—>   The Lt. Gov suggested per Mr. Babcock that municipalities LIKE PLEASANT PRAIRIE take action to put videotaping of Board Meetings, etc, so that citizens have a source of news.  This is nothing new, and I have been preaching this idea for around 2 years now. In order to show that it is not a TECHNICALLY DIFFICULT effort, we have begun videotaping and putting unedited clips of board meetings since 11/19/2007 onto YOUTUBE at http://www.youtube.com/PleasantPrairieWI.

The village leaders such as Trustee Mike Serpe have justified NOT HAVING MEETINGS ON CH25 as being “BORING”, and classified them as a good sedative if they were to make it onto CH25.   —>
http://pleasantprairiewi.blogspot.com/2008/02/where-is-love.html
~

Student volunteers help cable TV programs happen
by Bev Wax
Dover-Sherborn Press (MA)
02/21/08

[ comments allowed ]

DOVER and SHERBORN – To get a taste of what young people think about Boston sports teams, Dover-Sherborn residents of all ages may want to tune into “The Roundtable” on DSCTV. Four students and three faculty members make up the talk show panel that comes across as personable, opinionated, entertaining and often quite funny.

The monthly show is part of a course taught by Mike Sweeney, media coordinator for Dover-Sherborn High School. The first episode covers a short summary of high school sports team standings; Curt Schilling’s ability to pitch for the Red Sox; the Celtics’ wins; the Patriots’ loss; and the recent testimony of Roger Clemens on steroid use.

Sweeney hopes the program “will show the students the benefit of their hard work” in a studio setting. The program is part of Video/Media II class focusing on basic script writing, camera technique and digital editing. A requirement is the completion of Video/Media I, where “students work together as a team, learn about media literacy and ethics, and how to produce and direct.”

Two other DSHS programs are currently produced: the monthly “Raider Report” for Video/Media II and “Spinners” for Video/Media I that is produced every two to three weeks. Sweeney said, “ ‘Raider Report’ is a news magazine that showcases events, faculty and student achievement in the high school. ‘Spinners’ is a game show that is our longest running program and has produced about 200 episodes.”   —>
http://www.wickedlocal.com/dover/news/education/x1637670682
~

Ready for prime time: Niagara Falls students run cable-access channel
by Emma D. Sapong
Buffalo News (NY)
02/20/08

It’s just 7:30 a.m., but the students of “High School Live” are already energized, hurling TV production jargon at each other, as they prepare for the morning newscast. Upbeat, chatty anchors assemble before the cameras for a practice run, while other students ready the cameras and review the show’s script on the teleprompter. When 8:15 rolls around, the three anchors announce sports scores, upcoming school events, mix in some world news, college scholarship opportunities and the SAT word of the day. “It’s really neat to have something like this in our school,” said junior Kelly O’Brien, one of the rotating anchors of “High School Live,” the TV show that replaced traditional morning announcements at Niagara Falls High School.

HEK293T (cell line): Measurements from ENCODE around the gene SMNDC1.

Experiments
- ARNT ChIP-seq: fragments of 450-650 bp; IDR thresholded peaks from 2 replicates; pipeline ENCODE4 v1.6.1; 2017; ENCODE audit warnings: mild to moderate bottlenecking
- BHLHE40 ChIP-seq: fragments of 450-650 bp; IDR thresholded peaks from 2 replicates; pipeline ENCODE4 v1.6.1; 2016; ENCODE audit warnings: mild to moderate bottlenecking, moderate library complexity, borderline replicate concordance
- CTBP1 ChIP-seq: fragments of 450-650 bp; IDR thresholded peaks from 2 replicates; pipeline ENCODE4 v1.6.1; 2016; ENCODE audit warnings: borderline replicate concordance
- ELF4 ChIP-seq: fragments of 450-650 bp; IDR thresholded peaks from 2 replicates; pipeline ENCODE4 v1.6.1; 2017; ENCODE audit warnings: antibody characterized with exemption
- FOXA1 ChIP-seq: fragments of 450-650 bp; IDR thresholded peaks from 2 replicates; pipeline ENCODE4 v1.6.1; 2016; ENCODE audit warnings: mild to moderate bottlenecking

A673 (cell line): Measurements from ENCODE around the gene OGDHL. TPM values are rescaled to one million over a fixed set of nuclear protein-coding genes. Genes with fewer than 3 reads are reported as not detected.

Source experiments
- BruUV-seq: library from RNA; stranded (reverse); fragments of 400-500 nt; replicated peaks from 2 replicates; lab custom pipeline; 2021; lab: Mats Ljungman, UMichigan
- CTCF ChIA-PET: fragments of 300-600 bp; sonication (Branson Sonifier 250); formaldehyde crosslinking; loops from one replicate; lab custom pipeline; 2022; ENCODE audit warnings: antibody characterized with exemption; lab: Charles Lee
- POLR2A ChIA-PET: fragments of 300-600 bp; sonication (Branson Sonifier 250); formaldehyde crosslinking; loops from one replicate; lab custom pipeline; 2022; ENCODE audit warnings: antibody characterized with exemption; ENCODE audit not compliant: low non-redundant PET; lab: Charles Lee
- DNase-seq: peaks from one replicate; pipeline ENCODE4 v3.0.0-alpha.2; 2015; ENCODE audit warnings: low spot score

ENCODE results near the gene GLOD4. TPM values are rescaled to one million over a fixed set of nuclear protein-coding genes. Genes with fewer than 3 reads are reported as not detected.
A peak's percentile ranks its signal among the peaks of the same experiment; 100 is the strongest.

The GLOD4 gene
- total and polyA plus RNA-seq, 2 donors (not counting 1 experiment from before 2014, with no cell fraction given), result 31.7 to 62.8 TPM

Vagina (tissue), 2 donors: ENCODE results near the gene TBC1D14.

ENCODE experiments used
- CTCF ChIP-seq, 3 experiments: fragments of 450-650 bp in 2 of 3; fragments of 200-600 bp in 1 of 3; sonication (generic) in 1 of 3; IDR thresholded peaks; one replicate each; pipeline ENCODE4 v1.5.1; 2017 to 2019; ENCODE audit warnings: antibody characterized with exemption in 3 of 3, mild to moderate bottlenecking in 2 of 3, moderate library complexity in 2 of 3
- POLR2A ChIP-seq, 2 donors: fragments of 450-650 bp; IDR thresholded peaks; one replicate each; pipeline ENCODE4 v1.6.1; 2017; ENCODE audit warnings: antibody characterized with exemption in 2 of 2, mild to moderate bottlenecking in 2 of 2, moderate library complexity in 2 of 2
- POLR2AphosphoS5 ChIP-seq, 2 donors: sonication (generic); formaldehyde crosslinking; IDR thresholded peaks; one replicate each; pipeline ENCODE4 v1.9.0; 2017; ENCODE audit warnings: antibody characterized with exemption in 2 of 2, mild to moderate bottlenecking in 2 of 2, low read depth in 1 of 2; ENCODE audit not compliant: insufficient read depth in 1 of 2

The morning newscast is just the start of the enthusiasm and passion students maintain throughout the day while upholding their unique responsibility of creating more than two dozen shows from the school’s studio for Niagara County educational access channel and a potential viewership of 45,000 people.

“It’s my life, honestly,” said junior Anthony Wright, who produces, directs and hosts multiple shows. “It’s really what makes me happy. If there were no media studies program, it would just be another day at school.”  Anthony, 17, is one of 140 students enrolled in the school’s media studies elective, which trains them in TV production with their work airing on Our Schools Channel 21, the Niagara County’s educational access station on Time Warner.   —>
http://www.buffalonews.com/185/story/280722.html
~

Cinemat celebration showcases student work
by Rosemary Pennington
Indiana University School of Journalism
02/21/08

Last year, Bloomington residents nominated almost 100 area volunteers for the City of Bloomington Volunteer Network’s Heart and Hand award, a handful of whom were profiled at a video showcase at the Cinemat Thursday evening.

“I’d like to thank you all for being here tonight,” BVN Director Bet Savich said to a crowded room of School of Journalism graduate students and area volunteers. “We hope that tonight is a celebration of volunteerism as well as inspiration for those who aren’t already involved to become involved.”

The Volunteer Video Showcase was the culmination of assistant professor Mike Conway’s J520 Video Storytelling class. The class, offered last semester, was designed to teach graduate students the skills needed to create rich, textured stories using video.